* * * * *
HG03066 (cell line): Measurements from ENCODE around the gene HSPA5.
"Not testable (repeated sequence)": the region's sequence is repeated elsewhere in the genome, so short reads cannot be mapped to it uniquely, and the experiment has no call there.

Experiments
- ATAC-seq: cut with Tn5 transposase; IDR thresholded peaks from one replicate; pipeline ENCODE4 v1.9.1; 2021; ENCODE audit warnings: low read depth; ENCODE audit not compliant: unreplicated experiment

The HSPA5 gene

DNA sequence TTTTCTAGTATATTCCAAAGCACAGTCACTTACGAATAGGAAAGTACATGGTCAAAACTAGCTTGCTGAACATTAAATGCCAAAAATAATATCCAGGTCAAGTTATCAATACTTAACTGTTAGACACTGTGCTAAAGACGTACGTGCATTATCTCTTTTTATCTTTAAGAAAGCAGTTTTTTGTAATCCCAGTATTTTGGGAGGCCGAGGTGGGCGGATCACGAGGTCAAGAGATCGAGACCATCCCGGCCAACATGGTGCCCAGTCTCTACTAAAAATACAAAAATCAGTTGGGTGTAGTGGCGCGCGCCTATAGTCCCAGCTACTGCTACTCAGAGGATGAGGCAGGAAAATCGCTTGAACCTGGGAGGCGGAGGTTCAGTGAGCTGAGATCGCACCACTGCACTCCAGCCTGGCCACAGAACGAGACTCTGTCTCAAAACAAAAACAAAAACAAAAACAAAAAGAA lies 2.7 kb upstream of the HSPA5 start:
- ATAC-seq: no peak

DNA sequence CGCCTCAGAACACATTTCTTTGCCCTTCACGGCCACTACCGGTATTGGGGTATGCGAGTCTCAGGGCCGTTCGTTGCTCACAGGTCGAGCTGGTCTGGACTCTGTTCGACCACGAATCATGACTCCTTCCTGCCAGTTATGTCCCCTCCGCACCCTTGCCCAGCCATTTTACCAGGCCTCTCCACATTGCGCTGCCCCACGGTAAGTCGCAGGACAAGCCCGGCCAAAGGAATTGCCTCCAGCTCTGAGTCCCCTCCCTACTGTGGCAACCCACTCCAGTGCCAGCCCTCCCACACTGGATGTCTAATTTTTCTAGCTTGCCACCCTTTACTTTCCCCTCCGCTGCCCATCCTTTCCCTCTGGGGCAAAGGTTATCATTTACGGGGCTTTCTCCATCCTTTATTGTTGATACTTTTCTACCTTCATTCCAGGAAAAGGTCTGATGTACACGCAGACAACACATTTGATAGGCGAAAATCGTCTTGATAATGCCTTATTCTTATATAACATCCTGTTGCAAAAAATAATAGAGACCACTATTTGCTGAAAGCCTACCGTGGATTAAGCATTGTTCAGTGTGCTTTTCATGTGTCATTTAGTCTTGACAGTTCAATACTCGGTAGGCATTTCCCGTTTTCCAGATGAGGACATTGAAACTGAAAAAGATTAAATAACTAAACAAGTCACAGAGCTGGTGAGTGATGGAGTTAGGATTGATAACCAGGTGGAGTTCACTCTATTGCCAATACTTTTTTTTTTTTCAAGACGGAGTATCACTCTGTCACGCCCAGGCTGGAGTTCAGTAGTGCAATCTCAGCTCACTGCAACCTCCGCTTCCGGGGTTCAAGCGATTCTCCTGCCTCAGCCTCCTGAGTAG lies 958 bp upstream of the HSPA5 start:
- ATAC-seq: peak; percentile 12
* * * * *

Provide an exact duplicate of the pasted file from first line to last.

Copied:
HG03066 (cell line): Measurements from ENCODE around the gene HSPA5.
"Not testable (repeated sequence)": the region's sequence is repeated elsewhere in the genome, so short reads cannot be mapped to it uniquely, and the experiment has no call there.

Experiments
- ATAC-seq: cut with Tn5 transposase; IDR thresholded peaks from one replicate; pipeline ENCODE4 v1.9.1; 2021; ENCODE audit warnings: low read depth; ENCODE audit not compliant: unreplicated experiment

The HSPA5 gene

DNA sequence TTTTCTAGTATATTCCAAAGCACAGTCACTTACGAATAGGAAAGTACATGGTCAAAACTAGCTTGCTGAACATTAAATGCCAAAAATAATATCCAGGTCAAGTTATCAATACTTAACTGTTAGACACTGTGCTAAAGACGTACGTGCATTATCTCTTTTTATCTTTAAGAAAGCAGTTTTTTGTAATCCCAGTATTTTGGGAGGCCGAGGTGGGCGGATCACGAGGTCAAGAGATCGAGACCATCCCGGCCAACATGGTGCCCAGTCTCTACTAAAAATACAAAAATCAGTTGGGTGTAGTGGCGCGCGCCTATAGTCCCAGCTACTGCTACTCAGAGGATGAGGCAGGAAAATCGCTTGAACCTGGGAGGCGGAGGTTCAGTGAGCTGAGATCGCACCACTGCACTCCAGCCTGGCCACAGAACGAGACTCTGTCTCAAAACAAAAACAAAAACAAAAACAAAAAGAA lies 2.7 kb upstream of the HSPA5 start:
- ATAC-seq: no peak

DNA sequence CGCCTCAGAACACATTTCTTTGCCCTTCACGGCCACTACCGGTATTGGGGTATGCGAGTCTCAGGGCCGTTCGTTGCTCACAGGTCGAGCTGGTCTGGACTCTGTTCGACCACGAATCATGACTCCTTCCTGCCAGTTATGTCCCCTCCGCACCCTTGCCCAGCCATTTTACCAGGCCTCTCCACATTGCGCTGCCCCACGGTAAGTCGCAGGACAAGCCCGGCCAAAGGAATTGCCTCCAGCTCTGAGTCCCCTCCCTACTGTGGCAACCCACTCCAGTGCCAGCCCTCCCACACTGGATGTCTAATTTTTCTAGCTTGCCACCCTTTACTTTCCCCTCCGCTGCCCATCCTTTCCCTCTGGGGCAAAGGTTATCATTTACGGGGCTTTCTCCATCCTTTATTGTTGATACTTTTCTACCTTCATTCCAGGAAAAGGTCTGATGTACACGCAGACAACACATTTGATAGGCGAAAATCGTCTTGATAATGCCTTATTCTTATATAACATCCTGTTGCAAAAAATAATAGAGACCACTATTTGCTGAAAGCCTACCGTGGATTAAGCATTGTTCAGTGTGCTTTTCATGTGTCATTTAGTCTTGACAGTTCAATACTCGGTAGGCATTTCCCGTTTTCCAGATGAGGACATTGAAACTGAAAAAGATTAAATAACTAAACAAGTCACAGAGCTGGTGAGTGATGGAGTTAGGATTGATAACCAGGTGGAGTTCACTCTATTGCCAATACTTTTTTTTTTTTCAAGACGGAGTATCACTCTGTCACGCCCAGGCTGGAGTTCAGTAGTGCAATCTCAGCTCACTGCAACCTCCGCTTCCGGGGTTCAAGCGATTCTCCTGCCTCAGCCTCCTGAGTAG lies 958 bp upstream of the HSPA5 start:
- ATAC-seq: peak; percentile 12